Type: 3D Full HD TV with web connected features, motion controls and voice activated controls.
Specifications: Click here for full specs
Price as reviewed: Around £1,500
A feature-rich 3D TV with web connected features, motion controls and voice-activated commands, Samsung’s ES7000 series ticks plenty of boxes. But are its unique hardware features just gimmicks, and can its picture quality match Samsung’s top-tier offerings? Read on to find out!
NOTE: We tested the 46-inch ES7000 model. However, with the specifications between this model and the 40-inch model almost identical, we’re confident that our tests with the 46-inch model will reflect a very similar experience were you looking to pick up the smaller television instead.
The UE46ES7000 continues Samsung’s super-slim TV trend, with the panel measuring a mere 29.7mm thick. There’s barely any bezel at all surrounding the screen, and as this bezel is finished in black rather than the silver look Samsung employ in their premium 8000 series sets, it leads to the closest we’ve seen a screen come to having the illusion of an edge-to-edge display. The bezel only protrudes a little more in the centre of its top edge, where the television’s integrated webcam and microphone sit. Along the lower edge is an illuminated Samsung logo which thankfully can be switched off through the menus.
The stand opts for the older four-pronged silver foot look than Samsung’s newer loop-style base, but it’s still a fun, space-age look that we’re fond of. However, connecting the base to to the screen itself is still a bit of a chore, especially when trying to line up all the screws to hold it into place. You’re going to need a pal to help you put this sizeable screen together if you don’t want to risk damaging it.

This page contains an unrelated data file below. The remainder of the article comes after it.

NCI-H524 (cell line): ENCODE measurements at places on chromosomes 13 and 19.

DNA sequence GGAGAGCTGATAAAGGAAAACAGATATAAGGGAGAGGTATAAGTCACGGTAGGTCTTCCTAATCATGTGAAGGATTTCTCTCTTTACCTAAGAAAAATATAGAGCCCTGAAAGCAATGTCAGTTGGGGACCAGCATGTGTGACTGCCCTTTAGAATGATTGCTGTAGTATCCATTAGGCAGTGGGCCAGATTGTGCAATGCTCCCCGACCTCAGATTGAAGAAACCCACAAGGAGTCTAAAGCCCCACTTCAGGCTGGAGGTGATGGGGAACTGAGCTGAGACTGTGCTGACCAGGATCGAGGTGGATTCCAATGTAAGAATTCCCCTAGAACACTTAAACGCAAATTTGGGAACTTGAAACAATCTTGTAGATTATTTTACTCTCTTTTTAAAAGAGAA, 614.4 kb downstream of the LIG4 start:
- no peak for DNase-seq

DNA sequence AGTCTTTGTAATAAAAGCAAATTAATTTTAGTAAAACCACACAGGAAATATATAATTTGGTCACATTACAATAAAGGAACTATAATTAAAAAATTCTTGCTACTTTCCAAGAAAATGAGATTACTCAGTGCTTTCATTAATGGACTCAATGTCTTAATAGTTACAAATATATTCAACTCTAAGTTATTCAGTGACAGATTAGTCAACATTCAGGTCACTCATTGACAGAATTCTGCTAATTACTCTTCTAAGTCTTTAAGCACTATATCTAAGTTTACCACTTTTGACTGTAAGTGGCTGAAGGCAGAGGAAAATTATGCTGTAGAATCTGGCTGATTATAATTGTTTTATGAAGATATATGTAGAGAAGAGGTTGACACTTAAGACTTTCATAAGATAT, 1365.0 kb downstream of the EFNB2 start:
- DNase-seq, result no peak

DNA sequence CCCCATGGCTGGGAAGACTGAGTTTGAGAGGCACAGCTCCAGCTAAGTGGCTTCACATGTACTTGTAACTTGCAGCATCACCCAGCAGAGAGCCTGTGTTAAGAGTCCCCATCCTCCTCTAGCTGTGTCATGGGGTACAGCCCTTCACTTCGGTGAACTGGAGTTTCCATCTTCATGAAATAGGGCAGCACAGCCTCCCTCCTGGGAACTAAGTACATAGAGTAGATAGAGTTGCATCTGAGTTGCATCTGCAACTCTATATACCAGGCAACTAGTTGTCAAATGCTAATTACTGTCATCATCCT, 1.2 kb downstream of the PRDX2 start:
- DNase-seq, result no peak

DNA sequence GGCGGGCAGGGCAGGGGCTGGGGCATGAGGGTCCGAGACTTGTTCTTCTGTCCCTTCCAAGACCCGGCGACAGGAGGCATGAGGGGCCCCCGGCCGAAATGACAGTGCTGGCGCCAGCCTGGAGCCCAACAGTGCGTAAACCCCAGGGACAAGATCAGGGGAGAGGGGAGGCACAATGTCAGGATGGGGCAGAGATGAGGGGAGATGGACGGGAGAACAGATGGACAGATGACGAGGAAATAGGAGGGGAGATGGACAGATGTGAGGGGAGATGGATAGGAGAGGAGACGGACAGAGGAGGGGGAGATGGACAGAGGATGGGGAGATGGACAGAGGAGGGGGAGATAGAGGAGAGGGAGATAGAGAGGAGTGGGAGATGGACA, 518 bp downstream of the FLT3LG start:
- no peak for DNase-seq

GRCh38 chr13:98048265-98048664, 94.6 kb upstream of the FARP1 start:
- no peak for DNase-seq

Though 3 HDMI inputs is a little on the stingy side, its a wide and useful offering of ports and connections on the UE46ES7000. The inclusion of both Freeview HD and Freesat tuners are welcome.
2D Picture Quality:
Running at a now-standard 1080×1920 Full HD 1080p resolution, the Samsung UE46ES7000 is a luxurious LED screen to watch. Dynamic colours burst off the screen, with colours remaining natural and lifelike and needing little calibration to get the most from the display. Images are sharp too without becoming unsightly or overly grainy, while the contrast ratio delivers crisp whites and deep blacks.
Though motion processing techniques sometimes get our goat here at Tech Digest, they prove subtle and attractive on the UE46ES7000. They offer fluidity to motion without veering into that strange watery look that over processed images can on some motion-tech packing sets. Of course, you’ve got the option to crank it up to ridiculous levels using custom settings, but stick with the default Clear option and fast-paced action scenes will look judder free without looking ghostly and strange.